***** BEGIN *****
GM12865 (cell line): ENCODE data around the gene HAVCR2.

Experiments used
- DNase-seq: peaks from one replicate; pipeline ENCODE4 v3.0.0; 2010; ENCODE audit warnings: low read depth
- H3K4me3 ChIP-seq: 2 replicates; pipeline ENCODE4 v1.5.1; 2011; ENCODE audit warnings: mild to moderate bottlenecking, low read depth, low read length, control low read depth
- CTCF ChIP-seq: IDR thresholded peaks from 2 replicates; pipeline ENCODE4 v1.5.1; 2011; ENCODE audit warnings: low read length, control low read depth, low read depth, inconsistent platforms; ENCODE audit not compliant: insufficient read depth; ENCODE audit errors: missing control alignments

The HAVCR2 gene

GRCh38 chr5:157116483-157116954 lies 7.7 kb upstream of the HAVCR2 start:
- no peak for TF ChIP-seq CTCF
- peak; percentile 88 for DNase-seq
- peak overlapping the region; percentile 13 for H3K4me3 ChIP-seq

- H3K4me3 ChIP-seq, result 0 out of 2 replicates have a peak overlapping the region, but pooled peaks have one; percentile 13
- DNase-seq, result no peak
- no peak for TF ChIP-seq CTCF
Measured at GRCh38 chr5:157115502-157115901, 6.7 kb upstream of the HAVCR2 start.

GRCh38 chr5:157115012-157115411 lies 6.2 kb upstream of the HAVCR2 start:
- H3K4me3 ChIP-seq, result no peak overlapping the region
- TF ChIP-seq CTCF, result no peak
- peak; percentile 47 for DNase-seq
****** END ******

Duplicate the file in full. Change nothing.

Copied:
GM12865 (cell line): ENCODE data around the gene HAVCR2.

Experiments used
- DNase-seq: peaks from one replicate; pipeline ENCODE4 v3.0.0; 2010; ENCODE audit warnings: low read depth
- H3K4me3 ChIP-seq: 2 replicates; pipeline ENCODE4 v1.5.1; 2011; ENCODE audit warnings: mild to moderate bottlenecking, low read depth, low read length, control low read depth
- CTCF ChIP-seq: IDR thresholded peaks from 2 replicates; pipeline ENCODE4 v1.5.1; 2011; ENCODE audit warnings: low read length, control low read depth, low read depth, inconsistent platforms; ENCODE audit not compliant: insufficient read depth; ENCODE audit errors: missing control alignments

The HAVCR2 gene

GRCh38 chr5:157116483-157116954 lies 7.7 kb upstream of the HAVCR2 start:
- no peak for TF ChIP-seq CTCF
- peak; percentile 88 for DNase-seq
- peak overlapping the region; percentile 13 for H3K4me3 ChIP-seq

- H3K4me3 ChIP-seq, result 0 out of 2 replicates have a peak overlapping the region, but pooled peaks have one; percentile 13
- DNase-seq, result no peak
- no peak for TF ChIP-seq CTCF
Measured at GRCh38 chr5:157115502-157115901, 6.7 kb upstream of the HAVCR2 start.

GRCh38 chr5:157115012-157115411 lies 6.2 kb upstream of the HAVCR2 start:
- H3K4me3 ChIP-seq, result no peak overlapping the region
- TF ChIP-seq CTCF, result no peak
- peak; percentile 47 for DNase-seq